Day 3: Time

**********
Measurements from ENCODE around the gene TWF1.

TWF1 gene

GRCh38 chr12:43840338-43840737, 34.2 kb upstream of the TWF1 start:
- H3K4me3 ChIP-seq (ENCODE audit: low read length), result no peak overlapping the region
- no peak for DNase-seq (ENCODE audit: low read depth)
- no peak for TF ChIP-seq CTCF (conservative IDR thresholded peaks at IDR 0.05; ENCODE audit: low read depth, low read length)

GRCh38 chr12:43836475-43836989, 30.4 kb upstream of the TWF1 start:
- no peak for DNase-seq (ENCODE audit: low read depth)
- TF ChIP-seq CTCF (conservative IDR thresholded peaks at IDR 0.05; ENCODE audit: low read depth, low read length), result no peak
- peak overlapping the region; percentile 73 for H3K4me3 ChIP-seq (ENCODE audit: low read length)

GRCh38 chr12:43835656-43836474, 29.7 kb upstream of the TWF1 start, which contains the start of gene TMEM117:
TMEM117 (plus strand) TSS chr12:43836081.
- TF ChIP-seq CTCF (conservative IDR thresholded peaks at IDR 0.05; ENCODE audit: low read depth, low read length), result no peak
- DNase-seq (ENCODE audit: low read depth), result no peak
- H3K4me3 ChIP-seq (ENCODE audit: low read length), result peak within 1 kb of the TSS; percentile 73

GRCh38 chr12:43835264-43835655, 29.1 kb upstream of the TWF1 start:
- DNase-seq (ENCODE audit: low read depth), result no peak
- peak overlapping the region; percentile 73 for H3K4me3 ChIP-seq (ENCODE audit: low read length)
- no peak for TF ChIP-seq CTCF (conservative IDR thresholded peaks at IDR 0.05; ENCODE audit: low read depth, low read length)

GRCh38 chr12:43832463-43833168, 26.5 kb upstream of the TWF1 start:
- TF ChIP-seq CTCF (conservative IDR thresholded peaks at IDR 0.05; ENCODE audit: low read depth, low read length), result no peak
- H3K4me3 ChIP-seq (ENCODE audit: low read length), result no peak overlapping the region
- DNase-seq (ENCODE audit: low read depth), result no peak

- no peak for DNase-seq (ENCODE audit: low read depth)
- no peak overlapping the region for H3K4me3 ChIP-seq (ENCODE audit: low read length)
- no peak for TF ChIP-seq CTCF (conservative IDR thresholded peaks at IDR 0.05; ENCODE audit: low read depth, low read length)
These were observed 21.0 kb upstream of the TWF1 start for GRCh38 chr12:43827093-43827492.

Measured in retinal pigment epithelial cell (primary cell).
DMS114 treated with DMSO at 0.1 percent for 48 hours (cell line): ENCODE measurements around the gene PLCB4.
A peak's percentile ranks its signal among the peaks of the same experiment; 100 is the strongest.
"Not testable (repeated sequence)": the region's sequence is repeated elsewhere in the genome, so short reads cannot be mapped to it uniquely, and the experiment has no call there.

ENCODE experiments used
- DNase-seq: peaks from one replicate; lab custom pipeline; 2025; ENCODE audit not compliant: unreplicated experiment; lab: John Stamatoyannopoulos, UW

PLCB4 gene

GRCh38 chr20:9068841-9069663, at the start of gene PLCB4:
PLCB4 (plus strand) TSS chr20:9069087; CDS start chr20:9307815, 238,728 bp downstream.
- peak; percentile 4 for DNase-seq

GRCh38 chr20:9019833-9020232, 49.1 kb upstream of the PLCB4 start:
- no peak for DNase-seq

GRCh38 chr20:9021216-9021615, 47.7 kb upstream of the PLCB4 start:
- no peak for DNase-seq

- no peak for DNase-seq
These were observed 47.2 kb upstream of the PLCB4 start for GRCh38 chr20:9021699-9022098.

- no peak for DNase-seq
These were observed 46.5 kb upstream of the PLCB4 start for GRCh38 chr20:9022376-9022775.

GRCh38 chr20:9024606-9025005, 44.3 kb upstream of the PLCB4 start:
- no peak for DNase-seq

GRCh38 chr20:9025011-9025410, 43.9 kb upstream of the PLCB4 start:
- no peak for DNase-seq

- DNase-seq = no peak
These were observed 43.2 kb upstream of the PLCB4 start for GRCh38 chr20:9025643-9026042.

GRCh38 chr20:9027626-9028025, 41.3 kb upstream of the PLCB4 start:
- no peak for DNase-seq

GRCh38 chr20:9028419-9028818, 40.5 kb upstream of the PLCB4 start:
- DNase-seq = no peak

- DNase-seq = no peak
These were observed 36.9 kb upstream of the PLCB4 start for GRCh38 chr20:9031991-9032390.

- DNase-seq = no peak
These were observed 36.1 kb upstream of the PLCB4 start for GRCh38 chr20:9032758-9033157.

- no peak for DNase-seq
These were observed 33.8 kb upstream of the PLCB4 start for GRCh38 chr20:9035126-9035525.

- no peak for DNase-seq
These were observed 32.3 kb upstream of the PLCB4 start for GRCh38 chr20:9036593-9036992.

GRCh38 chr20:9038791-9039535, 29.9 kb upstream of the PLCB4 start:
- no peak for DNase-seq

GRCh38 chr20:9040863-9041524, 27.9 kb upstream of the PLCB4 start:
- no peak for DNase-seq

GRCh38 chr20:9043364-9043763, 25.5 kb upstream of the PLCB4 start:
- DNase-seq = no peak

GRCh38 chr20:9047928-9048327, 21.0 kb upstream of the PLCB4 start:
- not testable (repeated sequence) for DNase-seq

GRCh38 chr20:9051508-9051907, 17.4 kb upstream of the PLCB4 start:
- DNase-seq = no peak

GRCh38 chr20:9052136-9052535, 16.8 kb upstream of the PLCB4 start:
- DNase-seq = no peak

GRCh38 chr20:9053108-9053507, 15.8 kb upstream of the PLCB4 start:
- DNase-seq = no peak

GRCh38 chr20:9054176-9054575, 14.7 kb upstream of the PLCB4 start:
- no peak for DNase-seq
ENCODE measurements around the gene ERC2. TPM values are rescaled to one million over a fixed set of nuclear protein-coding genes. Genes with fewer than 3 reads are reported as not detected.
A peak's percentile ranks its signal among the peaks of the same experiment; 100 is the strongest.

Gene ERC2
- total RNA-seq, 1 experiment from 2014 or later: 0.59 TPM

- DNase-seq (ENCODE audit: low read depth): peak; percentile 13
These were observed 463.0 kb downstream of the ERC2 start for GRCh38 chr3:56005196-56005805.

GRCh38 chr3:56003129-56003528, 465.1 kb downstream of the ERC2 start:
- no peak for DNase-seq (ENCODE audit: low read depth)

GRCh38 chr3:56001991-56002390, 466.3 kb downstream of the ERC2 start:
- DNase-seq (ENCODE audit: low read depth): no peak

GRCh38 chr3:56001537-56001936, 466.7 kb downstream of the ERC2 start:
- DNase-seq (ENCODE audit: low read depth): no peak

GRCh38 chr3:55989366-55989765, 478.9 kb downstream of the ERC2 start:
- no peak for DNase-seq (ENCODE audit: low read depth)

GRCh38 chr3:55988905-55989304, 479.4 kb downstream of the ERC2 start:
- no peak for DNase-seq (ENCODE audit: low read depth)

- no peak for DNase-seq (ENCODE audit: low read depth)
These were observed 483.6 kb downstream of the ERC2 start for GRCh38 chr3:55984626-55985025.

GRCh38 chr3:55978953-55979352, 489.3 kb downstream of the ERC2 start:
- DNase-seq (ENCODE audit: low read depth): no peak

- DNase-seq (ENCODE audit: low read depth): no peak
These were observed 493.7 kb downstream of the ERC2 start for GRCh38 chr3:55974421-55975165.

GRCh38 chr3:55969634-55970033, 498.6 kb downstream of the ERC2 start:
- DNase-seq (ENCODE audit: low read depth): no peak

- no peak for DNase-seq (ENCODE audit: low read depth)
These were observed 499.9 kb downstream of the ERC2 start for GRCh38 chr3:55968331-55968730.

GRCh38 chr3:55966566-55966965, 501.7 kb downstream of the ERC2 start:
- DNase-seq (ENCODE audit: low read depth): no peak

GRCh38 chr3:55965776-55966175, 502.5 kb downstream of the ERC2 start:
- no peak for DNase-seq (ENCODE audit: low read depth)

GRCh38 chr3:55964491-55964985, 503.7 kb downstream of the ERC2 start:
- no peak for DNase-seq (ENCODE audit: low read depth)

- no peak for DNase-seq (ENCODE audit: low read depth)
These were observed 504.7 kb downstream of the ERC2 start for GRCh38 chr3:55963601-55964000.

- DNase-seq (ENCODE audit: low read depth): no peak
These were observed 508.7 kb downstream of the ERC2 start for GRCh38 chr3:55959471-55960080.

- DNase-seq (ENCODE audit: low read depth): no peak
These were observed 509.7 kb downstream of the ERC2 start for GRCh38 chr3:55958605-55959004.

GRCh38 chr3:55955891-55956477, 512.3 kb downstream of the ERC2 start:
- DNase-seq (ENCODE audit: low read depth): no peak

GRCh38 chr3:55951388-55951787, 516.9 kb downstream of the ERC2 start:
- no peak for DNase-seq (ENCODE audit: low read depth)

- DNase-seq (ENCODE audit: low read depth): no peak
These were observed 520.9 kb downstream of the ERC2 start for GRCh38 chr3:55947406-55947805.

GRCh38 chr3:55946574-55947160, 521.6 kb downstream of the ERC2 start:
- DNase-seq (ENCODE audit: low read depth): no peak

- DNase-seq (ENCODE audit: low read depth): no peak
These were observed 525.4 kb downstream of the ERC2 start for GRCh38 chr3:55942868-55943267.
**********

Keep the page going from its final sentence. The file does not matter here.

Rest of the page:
I'm pretty sure in America, time shifts-shapes and warps until it is rarer, smaller, stingier. We spend time in America, like we spend money. We also run out of it. In Laos, time is like the Mekong. At times, barely moving. Great, swollen expanses of time. On especially hot days here, time spends us. We lay motionless on flat surfaces in dark rooms, begging for the release of night time, begging for time to release its steadfast grip on us, in the hot hours of the day. What do I have a lot of here in Lao? I have time. Time to think, time to do yoga, time to read, time to drink Beer Lao, time to watch the sunset, time. There's no shortage of it here. The only reliable measure of it: the temple drumming/gonging which happens at the same times each day. I'll miss waking up on a Sunday with an entire day sitting like a fat, lazy dog in front of me, and knowing that I won't have to spend the time in a myriad of ways. I can just sit in it, indulgently.